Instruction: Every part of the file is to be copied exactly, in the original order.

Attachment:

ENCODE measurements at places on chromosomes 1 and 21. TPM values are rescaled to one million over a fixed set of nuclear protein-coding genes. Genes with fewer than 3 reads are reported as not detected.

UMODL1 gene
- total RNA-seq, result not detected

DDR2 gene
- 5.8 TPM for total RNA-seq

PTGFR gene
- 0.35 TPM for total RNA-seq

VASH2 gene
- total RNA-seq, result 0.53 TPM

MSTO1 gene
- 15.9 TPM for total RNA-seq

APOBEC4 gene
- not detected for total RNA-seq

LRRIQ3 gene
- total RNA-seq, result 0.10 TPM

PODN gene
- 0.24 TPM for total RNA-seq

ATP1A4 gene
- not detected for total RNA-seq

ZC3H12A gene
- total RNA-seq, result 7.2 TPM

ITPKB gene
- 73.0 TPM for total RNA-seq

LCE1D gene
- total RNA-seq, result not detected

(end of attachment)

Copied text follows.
ENCODE measurements at places on chromosomes 1 and 21. TPM values are rescaled to one million over a fixed set of nuclear protein-coding genes. Genes with fewer than 3 reads are reported as not detected.

UMODL1 gene
- total RNA-seq, result not detected

DDR2 gene
- 5.8 TPM for total RNA-seq

PTGFR gene
- 0.35 TPM for total RNA-seq

VASH2 gene
- total RNA-seq, result 0.53 TPM

MSTO1 gene
- 15.9 TPM for total RNA-seq

APOBEC4 gene
- not detected for total RNA-seq

LRRIQ3 gene
- total RNA-seq, result 0.10 TPM

PODN gene
- 0.24 TPM for total RNA-seq

ATP1A4 gene
- not detected for total RNA-seq

ZC3H12A gene
- total RNA-seq, result 7.2 TPM

ITPKB gene
- 73.0 TPM for total RNA-seq

LCE1D gene
- total RNA-seq, result not detected